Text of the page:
Here are two views of our cotton hoe, minus the wheels and hoes. If any readers can help us identify what the hoe should look like or where we might find information, we would really appreciate it. Thank you very much.
- Donald and Louise Smith, e-mail: donald_louise@earthlink. net
Of the many magazines we receive, Farm Collector is the first one I read - even amidst all the other mail. At 67, I remember using many of the items described in your magazine and still use some of them.
I was amused by the conflicting ideas recently about why drive belts were twisted between tractor and thresher. Both reasons were right. Of course the belt had to be twisted to run the thresher the right way, but there were some machines that were designed the other way, so the belt had to run straight.
We had a sheller that sometimes was belted up from one way or the other, depending on the buildings in the way, etc. When it was run straight, the belt was much more likely to flop off when you threw a large shovel of ears in at once, especially if there was wind. The two halves of a twisted belt were a steadying force against each other, and if you think about it, the amount of belt wrap on both pulleys was slightly greater for traction on a twisted belt.
- Harlan Murley, 2852 150th St., Aurora, IA 50607
Looking through the January 2003 Farm Collector, I recognized the old shredder on page 4. It's a circa-1920 McCormick Special husker-shredder, which was offered in 6-, 8-and 10-roll sizes.
- Ronald Barlow, e-mail: windmillpublishing@cox. net
I'd like to thank all readers of Farm Collector who wrote or called me about my 'Intertype' wrench that was in the November 2003 issue. It was used on the old intertype printing machine. All of you had the same answer, thanks.
- Howard Williams, P.O. Box 91, Monroe, IN 46772
This little press has been lying around our farm for the last 60 years, and to this day no one has been able to identify its purpose.
There must be someone in your great country who can enlighten my curiosity. It stands about 12 inches tall and was originally nickel plated. It is not a precision machine, but punches 15 holes 1/16-inch to 1/2-inch each time it's screwed down. A brass nameplate says it's 'Manufactured by W.M. Sharp Company, Philadelphia USA.'
- Evan Lanyon, P.O. Box 101, Boort 3537 Victoria, Australia
The unknown one-track garden tractor ('Letters,' February 2004 Farm Collector) is a Gardeneer made in 1949 by Graco, Minneapolis, Minn. I have two of them, one was factory repainted and plated for the firm's 75th anniversary.
- Marv Hedberg, Minnesota, e-mail: marv@toolingunlimited. com
I have a horse-drawn horse planter that says 'Deere & Mansur' on the planter box lid as shown in the last issue of the John Deere TRADITION magazine, October 2003. I would like to know if it's a #9 or #99 and also the colors to repaint. Thank you.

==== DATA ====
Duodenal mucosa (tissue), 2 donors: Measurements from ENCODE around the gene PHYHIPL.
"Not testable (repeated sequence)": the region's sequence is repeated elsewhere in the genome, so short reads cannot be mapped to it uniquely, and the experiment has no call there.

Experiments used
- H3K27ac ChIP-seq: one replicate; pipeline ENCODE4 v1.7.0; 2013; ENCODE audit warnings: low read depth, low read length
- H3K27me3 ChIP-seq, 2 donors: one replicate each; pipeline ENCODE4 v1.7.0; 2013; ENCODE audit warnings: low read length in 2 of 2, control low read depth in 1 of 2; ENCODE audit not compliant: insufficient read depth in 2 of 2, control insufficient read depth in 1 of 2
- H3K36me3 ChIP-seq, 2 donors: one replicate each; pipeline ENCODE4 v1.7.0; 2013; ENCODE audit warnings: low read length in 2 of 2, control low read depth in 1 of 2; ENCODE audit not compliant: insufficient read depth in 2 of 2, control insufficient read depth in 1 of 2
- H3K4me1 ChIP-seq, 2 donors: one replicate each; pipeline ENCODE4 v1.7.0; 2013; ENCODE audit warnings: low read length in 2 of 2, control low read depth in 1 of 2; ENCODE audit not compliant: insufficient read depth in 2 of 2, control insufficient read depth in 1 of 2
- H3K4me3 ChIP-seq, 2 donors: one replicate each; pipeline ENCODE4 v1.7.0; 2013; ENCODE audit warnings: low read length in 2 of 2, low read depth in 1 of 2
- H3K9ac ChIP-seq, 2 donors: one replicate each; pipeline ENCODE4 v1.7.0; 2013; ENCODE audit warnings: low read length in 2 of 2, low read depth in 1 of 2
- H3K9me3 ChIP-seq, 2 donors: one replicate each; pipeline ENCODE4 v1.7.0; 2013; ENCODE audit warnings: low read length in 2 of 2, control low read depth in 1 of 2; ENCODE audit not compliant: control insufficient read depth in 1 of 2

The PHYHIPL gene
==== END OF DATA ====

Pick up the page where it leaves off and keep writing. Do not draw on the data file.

- Wayne Wolf, e-mail: email@example.com
I was scanning some microfilm of the Coffeyville, Kan., newspaper, The Journal, and ran onto this article on the death of J.I. Case. I thought it was rather interesting and might be of interest to readers. It's from Dec. 25, 1891. One interesting item is the horse Jay-Eye-See (J.I.C. or J.I. Case).
- Ivan L Pfalser, R.R. 1, Box 162, Caney, KS 67333; (620) 879-2938
RACINE, Wis., Dec. 23. - Jerome I. Case, the well known manufacturer and horse breeder of this city, died at his home at 2 o' clock this morning. Mr. Case was nearly 70 years old. He came to Racine in the 40's and from a small shop in which he built one threshing machine at a time, his factory grew until now it covers forty acres of ground. Besides this mammoth factory, Mr. Case was the controlling spirit in the plow works here. It is estimated that his fortune amounts to $5,000,000 or more.
About fifteen years ago Mr. Case began breeding trotting horses and his stable still boasts such famous cracks as Jay Eye See and Phallas. Mr. Case leaves a widow and four children. His son Jackson is now mayor of the city.
J. I. Case was one of the foremost of the trotting horse breeders of the northwest, the sensational performances of his black gelding Jay-Eye-See in 1883 and 1884, at Providence and Philadelphia, bringing him into national prominence. Jay-Eye-See was a black gelding foaled in 1878, and was purchased of A.J. Alexander, of Spring Station, Ky., who bred him, by Mr. Case. As a five-year-old he beat the record, trotting a mile at Providence, R. I., September 14, 1883, in 2:10 3/4.
Keep up the excellent work and please keep providing safety advise for your readers. As you know, serious injuries and sometimes death can occur when operating steam-driven tractors with engines made before any safety devices were around.
- Joe Mason, Salem, Ohio; e-mail: masonjoe@sbcglobal. net
Below is a picture of the flop-over hay rake that I'm trying to restore.
#1 has a metal pin through the wooden cross bar, which is flat on the inside and broken off. It looks like it needs a trip lever on the upper end. #2 and 3 look like they have two holes for a cross brace, the lower hole looks like some metal has been rubbing on the outside. #4 and 5 show the old piece that I replaced. The long piece (#1) is just lying lose on the crossbar. It has a slat on the upper end with a hole through it and a bolt through it crossways. The lighter pieces are new and have been replaced. Does anyone know more about this hay rake?
- Wilferd Kruse, P.O. Box 171, Ellis Grove, IL 62241
Does anyone know the age of this Viking mower? I have one with a rubber tire and a second drive wheel. I also have a plow, disc, cultivator and tool bar. How much is it worth, and does anyone have a manual for it?
- Jerry Nelson, 1105 25 Road, Axtell, NE 68924; (308) 743-2260